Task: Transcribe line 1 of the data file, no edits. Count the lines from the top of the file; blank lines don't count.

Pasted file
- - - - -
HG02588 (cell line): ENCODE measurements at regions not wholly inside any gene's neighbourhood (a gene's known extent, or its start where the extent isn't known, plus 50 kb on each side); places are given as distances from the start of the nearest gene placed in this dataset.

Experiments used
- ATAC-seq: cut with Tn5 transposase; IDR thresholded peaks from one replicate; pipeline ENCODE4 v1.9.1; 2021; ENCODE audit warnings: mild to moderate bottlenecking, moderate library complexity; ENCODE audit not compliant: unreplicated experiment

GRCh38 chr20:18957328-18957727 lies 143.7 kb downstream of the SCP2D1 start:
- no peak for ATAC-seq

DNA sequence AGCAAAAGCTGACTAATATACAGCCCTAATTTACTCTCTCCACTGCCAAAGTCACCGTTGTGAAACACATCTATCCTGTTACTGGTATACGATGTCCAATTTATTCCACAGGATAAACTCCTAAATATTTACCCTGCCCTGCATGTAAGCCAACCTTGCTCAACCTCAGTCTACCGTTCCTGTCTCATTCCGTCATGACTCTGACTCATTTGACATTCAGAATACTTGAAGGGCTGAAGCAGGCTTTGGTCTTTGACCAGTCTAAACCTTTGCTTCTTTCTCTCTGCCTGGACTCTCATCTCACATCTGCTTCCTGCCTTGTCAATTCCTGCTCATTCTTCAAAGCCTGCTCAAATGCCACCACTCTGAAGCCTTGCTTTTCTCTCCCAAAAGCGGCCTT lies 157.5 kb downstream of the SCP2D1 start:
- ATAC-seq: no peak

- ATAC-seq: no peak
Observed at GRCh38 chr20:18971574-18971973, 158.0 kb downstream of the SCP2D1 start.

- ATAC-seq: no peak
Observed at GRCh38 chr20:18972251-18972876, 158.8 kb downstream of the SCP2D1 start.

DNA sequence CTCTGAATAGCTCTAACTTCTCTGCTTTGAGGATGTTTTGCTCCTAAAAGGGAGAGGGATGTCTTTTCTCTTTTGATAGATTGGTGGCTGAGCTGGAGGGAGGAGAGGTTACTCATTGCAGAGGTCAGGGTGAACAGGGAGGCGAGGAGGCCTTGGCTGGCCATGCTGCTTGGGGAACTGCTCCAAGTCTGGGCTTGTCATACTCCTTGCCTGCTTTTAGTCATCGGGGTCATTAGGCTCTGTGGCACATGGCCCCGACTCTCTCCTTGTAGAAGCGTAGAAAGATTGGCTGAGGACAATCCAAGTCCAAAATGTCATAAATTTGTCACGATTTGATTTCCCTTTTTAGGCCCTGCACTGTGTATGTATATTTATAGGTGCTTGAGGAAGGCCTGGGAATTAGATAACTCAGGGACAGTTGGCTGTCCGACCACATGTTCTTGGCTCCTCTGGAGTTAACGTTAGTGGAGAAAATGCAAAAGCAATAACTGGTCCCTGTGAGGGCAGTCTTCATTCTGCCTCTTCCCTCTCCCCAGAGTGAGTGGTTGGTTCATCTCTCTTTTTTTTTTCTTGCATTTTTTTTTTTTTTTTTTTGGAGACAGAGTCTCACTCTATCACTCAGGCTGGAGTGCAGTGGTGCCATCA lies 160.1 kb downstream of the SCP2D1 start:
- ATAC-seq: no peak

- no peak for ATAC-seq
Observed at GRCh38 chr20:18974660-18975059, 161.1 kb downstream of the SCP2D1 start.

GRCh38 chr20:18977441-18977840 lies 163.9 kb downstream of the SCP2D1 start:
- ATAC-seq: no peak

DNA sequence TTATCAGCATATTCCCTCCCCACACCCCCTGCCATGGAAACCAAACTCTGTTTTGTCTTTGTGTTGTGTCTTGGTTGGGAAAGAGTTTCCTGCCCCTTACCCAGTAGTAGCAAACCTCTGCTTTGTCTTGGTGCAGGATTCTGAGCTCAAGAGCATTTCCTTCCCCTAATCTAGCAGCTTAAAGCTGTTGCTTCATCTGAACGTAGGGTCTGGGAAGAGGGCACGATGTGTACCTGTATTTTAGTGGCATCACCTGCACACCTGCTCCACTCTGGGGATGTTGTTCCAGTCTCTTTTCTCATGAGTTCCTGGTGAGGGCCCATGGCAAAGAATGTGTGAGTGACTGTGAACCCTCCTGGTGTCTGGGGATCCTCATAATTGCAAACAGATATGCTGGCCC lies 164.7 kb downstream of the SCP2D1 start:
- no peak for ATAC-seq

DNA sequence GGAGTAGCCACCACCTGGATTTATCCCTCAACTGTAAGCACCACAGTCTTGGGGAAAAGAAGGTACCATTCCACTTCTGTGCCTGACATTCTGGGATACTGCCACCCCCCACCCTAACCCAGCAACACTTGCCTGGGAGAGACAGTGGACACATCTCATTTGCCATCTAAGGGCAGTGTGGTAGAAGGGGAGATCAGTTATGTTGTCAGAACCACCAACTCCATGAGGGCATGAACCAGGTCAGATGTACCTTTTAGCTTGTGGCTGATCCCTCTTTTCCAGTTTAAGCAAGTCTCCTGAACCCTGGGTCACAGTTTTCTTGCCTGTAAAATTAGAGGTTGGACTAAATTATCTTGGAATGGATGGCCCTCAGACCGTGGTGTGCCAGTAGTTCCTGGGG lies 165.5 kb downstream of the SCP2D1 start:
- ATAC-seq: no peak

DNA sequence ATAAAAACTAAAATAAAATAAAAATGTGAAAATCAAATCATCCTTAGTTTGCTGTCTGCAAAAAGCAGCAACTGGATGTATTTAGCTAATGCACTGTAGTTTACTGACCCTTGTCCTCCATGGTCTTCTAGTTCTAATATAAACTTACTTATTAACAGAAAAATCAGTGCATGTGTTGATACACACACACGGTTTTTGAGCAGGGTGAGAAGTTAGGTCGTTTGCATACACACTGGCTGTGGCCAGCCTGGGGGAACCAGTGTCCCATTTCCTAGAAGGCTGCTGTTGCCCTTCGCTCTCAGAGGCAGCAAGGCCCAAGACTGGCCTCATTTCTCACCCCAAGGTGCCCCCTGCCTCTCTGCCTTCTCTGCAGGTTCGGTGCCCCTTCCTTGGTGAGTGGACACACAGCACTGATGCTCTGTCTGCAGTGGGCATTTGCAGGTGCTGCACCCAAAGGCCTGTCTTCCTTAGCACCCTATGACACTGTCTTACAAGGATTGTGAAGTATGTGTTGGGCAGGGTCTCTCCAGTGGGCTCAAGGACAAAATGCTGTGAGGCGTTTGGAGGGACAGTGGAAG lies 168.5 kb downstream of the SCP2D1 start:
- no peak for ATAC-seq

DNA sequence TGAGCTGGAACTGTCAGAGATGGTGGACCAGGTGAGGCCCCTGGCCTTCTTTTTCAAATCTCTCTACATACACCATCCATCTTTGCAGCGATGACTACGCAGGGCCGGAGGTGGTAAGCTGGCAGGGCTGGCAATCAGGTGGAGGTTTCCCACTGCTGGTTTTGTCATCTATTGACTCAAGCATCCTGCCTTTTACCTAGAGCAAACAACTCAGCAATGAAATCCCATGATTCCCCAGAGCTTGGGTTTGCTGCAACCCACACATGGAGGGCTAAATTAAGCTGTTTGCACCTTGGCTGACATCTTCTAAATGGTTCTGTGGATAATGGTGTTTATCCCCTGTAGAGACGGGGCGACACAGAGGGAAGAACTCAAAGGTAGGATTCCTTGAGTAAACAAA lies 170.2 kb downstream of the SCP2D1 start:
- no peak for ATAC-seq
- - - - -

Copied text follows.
HG02588 (cell line): ENCODE measurements at regions not wholly inside any gene's neighbourhood (a gene's known extent, or its start where the extent isn't known, plus 50 kb on each side); places are given as distances from the start of the nearest gene placed in this dataset.